17. Arnold Bentley: Measures of musical aptitude
    1966, pitch discrimination, tonal memory, chord analysis, rhythm memory, ages 7-14, high validity and reliability
  18. Raleigh Drake: Drake musical aptitude test
    1954, age 8-adult, two forms, memory and rhythm, high reliability but low validity
  19. Edwin Gordon: Musical aptitude profile
    1965, grades 4-12, tonal imagery, rhythm imagery, musical sensitivity, highly thorough
  20. Edwin Gordon: Primary measures of music audiation
    1979, grades k-3, evaluate tonal and rhythmic aptitudes of young children
  21. Carl E. Seashore: Seashore measures of musical talent
    1919, grades 4-adult, set the standard for all other musical aptitude tests, six separate subtests
  22. Industry promotional tests
    Determine a degree of relative ability, identify a student within an ensemble, talent quiz, In Tune: a recruiting program, music guidance survey
  23. Bennett reimer
    Author of A Philosophy of Music Education, provided the aesthetic theory for music education
  24. A Philosophy of Music Education
    Bennett Reimer, provided aesthetic approach to music education
  25. Idealism
    Believes that reality is governed by a permanent, uniform, and absolute spiritual mind. Teacher uses discussion and sees discipline as a part of teaching, not an end to teaching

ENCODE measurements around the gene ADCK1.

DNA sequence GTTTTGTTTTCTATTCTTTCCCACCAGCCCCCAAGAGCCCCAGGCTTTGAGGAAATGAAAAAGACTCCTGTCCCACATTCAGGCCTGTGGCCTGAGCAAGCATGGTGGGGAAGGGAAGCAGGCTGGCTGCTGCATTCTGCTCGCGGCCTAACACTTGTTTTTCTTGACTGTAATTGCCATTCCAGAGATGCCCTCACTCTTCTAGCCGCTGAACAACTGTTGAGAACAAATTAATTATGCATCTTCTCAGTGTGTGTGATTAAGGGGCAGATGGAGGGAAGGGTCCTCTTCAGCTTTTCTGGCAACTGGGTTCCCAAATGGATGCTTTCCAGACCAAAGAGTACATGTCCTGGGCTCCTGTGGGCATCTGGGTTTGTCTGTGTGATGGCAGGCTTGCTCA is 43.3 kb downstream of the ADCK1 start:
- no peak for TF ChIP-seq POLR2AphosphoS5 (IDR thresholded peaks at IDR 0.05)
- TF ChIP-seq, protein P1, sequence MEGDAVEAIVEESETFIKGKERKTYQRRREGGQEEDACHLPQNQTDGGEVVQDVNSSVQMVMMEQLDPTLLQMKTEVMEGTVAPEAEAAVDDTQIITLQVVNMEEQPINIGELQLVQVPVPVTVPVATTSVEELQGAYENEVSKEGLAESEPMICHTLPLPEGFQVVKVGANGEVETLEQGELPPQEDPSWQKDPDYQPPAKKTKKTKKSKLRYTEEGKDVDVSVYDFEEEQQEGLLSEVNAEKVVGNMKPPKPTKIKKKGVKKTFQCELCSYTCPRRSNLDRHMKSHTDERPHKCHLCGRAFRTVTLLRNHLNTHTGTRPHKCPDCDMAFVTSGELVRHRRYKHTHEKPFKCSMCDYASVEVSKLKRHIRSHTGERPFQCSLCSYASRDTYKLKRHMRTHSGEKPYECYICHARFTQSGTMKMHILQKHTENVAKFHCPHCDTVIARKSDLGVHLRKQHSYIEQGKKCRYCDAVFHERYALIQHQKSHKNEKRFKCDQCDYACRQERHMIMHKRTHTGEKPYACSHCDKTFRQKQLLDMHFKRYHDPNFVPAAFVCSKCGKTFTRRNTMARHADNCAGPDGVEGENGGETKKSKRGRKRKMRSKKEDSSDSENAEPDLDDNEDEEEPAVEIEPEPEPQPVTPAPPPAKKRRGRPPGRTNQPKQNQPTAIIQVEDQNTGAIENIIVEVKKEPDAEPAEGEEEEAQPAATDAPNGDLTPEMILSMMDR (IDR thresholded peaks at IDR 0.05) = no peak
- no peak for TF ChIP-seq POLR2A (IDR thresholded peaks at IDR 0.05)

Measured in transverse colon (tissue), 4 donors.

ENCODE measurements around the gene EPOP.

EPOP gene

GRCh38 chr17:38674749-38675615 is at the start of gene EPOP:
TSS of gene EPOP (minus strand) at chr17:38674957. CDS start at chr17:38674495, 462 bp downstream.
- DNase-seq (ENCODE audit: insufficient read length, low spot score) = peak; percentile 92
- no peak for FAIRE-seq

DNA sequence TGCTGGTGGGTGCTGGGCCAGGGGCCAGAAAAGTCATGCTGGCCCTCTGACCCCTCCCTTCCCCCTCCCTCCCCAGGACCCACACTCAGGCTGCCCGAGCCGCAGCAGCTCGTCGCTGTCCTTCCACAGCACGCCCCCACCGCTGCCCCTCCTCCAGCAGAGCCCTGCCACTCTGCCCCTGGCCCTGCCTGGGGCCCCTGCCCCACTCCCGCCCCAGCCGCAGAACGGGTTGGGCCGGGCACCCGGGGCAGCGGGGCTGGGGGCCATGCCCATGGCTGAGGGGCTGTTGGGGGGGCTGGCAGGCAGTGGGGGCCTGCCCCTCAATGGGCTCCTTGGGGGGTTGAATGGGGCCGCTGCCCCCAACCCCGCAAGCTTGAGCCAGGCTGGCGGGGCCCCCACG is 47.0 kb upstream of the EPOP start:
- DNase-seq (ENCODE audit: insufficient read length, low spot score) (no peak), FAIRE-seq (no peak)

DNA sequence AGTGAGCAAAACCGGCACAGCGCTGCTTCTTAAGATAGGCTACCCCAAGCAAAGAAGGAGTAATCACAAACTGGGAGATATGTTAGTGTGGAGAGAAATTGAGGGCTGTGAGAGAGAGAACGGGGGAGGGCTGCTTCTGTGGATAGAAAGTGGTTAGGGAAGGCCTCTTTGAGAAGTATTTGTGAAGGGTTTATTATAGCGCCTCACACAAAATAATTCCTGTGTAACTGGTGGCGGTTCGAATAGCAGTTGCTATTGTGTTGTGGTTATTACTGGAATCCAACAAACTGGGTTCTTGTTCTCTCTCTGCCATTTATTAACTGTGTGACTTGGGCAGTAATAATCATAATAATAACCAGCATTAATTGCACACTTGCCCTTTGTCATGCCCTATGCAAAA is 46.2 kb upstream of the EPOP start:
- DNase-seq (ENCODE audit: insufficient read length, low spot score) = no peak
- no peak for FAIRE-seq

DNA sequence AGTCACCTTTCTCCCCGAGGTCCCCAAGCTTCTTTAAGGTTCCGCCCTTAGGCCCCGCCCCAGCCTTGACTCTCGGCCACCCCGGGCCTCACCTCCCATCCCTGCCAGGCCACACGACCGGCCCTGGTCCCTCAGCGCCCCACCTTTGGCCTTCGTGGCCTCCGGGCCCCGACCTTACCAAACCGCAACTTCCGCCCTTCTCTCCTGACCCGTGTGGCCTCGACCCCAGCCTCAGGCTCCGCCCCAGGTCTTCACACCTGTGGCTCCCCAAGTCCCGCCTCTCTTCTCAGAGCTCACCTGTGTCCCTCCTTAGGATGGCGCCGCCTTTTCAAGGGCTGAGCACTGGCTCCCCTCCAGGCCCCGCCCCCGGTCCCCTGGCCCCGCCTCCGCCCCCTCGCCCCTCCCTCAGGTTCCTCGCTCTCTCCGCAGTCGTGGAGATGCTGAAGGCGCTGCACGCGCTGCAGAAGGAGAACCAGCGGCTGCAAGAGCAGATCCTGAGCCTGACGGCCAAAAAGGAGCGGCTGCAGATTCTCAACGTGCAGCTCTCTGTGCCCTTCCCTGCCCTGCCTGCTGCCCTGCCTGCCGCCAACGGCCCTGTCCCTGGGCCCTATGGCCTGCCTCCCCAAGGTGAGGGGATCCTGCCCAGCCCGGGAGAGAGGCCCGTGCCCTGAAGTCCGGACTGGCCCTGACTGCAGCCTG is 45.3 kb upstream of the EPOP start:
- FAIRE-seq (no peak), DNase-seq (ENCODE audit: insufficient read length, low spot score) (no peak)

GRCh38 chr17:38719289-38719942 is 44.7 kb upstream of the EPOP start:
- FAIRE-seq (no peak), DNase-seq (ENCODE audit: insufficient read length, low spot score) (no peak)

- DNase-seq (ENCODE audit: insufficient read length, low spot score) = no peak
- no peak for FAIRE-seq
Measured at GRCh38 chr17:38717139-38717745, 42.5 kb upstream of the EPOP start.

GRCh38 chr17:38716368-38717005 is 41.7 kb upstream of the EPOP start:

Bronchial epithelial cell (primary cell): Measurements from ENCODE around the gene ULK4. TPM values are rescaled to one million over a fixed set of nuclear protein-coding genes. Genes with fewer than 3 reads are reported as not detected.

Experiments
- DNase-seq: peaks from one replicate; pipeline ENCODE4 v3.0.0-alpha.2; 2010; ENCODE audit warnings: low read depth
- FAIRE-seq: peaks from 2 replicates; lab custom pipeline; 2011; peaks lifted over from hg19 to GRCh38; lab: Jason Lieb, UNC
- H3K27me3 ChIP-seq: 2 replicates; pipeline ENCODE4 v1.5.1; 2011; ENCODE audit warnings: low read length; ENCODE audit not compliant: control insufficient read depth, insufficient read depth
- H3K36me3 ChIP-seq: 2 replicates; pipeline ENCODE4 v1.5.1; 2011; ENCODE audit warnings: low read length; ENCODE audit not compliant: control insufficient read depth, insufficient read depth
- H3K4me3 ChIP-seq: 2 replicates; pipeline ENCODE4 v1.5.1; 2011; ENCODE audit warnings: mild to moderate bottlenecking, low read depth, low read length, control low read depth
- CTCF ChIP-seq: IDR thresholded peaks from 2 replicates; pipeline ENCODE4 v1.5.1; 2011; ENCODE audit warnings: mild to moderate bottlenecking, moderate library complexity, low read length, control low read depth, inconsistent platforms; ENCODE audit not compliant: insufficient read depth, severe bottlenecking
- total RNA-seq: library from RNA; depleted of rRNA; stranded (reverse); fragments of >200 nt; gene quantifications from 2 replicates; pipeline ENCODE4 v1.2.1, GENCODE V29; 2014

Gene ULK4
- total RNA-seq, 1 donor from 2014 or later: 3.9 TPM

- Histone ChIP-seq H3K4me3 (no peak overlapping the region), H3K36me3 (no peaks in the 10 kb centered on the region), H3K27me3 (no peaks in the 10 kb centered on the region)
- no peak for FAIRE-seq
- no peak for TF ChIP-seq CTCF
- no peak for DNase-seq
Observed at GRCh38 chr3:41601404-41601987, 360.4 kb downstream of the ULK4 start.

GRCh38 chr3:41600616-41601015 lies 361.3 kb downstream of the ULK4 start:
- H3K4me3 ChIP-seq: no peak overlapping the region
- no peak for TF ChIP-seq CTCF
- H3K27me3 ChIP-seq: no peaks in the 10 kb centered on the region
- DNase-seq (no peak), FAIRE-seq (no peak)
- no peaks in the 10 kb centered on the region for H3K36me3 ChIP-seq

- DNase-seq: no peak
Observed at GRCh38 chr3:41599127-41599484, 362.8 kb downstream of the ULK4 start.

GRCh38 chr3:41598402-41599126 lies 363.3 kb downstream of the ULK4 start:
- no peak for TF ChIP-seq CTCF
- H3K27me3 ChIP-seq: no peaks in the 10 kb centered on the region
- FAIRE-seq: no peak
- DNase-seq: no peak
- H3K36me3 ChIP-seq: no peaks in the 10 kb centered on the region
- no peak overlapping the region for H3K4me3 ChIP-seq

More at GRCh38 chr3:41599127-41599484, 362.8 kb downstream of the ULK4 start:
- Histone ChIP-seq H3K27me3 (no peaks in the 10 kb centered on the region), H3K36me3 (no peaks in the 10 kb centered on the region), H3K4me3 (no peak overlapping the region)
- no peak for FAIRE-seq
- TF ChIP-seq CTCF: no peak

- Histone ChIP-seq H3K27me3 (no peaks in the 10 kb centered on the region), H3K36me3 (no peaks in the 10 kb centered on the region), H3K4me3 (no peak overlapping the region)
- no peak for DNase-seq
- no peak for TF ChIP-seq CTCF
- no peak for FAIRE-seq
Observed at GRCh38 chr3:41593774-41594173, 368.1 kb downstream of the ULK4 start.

26. Realism
    Belief in the reality of a matter, independent of opinion and desire. Believe in teaching what is commonly accepted as good knowledge, no respect for inspirational value in history, impatient with distracting behavior.
  27. Pragmatism
    Practical usefulness, Dewey, learning how to acquire skills, nonmusical result of music study, not concerned with evaluation
  28. Experimentalism
    Learning by doing and importance of direct experience
  29. Aesthetics and Music Education
    Some level of involvement with expressive qualities rather than simply with symbolic designations, dependent largely on the preparation of the listener to hear the music.
  30. Music in the School Curriculum
    Interest in how the teacher views the role of music education I a school system
  31. David Elliot
    Author of The Praxial philosophy of music education
  32. The Praxial Philosophy of Music Education
    Written by David Elliot, presents the praxial view of music education